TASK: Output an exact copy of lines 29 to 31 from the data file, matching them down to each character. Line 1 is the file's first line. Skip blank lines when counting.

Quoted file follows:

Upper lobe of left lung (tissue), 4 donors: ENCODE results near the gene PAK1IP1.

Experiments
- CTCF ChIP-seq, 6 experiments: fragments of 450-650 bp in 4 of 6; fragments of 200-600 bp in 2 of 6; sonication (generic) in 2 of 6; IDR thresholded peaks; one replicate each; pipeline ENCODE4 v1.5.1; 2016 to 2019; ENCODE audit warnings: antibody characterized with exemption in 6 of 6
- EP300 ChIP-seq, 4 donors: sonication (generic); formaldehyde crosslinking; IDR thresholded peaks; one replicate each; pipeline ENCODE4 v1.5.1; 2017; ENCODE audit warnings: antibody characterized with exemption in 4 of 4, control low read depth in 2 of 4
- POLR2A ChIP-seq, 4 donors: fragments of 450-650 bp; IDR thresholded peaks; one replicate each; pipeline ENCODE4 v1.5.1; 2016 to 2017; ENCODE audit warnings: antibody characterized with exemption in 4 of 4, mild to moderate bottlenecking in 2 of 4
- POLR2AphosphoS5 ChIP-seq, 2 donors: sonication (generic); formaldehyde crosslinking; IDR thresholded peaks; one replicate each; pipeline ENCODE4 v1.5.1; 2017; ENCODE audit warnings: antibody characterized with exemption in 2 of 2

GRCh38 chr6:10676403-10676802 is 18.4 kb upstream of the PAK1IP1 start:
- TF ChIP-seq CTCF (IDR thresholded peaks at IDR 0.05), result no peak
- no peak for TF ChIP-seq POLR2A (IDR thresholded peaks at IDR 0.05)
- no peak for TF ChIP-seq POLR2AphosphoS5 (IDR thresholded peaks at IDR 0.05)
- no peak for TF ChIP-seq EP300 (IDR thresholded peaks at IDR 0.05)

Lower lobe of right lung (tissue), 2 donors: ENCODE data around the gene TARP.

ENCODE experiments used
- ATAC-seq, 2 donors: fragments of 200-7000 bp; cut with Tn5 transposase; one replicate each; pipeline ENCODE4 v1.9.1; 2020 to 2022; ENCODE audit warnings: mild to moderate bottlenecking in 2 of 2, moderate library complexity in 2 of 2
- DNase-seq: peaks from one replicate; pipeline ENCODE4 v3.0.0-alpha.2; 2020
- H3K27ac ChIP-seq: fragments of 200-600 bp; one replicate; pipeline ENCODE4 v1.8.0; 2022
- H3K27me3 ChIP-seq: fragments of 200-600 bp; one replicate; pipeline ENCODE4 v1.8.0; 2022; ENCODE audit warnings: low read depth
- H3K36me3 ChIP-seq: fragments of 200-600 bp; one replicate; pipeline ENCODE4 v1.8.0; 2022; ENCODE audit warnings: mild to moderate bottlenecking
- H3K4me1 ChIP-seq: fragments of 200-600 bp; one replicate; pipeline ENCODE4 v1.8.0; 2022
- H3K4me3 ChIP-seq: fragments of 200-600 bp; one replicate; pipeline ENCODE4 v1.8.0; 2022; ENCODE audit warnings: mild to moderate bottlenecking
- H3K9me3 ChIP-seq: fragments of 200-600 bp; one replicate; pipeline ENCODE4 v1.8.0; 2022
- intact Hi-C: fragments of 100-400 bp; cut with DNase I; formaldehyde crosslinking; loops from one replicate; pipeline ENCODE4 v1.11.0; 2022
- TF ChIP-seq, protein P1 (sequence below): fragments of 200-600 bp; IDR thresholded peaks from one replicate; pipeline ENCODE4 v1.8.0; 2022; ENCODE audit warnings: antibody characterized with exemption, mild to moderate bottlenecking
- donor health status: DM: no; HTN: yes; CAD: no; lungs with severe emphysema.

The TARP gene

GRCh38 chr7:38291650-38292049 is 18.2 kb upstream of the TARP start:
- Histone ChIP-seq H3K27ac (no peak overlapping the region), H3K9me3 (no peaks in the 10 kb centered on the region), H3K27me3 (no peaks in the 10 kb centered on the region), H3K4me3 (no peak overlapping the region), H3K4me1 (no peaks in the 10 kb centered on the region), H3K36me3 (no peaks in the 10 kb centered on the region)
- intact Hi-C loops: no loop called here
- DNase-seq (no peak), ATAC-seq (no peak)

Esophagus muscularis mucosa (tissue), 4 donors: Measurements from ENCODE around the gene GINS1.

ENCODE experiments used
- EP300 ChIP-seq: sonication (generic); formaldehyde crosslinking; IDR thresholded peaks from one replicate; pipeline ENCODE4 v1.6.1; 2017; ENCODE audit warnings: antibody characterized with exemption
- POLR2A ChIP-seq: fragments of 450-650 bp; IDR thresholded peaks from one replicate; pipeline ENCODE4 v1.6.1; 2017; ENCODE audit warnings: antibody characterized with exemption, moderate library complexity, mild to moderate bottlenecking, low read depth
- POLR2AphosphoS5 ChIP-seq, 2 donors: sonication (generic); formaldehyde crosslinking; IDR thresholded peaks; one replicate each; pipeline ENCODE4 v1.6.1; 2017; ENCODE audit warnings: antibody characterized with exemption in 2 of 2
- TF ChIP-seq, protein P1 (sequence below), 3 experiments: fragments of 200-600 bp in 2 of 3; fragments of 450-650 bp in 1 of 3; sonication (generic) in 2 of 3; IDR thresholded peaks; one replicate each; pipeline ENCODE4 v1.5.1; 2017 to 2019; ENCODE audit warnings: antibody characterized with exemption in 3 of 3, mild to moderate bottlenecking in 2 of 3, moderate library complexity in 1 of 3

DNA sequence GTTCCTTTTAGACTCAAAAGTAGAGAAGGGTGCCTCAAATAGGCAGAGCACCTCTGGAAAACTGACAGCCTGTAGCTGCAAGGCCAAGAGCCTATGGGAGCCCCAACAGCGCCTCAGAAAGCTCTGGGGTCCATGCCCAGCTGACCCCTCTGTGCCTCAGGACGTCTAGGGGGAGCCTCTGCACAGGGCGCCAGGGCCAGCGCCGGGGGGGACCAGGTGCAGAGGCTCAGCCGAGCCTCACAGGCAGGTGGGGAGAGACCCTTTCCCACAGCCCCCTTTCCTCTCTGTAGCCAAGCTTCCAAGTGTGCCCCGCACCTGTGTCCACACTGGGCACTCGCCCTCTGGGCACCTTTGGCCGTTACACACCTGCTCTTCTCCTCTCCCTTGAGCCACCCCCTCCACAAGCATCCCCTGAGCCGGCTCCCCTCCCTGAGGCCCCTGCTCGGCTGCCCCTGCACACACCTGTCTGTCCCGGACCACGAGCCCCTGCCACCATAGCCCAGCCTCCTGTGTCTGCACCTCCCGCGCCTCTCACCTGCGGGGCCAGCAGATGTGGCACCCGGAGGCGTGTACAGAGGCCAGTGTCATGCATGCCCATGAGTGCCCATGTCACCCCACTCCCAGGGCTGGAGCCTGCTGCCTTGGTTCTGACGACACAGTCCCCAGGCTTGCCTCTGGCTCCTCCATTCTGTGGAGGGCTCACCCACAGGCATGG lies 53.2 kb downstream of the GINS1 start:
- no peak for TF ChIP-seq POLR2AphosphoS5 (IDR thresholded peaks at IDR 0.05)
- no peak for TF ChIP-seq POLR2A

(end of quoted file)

- DNase-seq (no peak), ATAC-seq (no peak)

Esophagus muscularis mucosa (tissue), 4 donors: Measurements from ENCODE around the gene GINS1.

ENCODE experiments used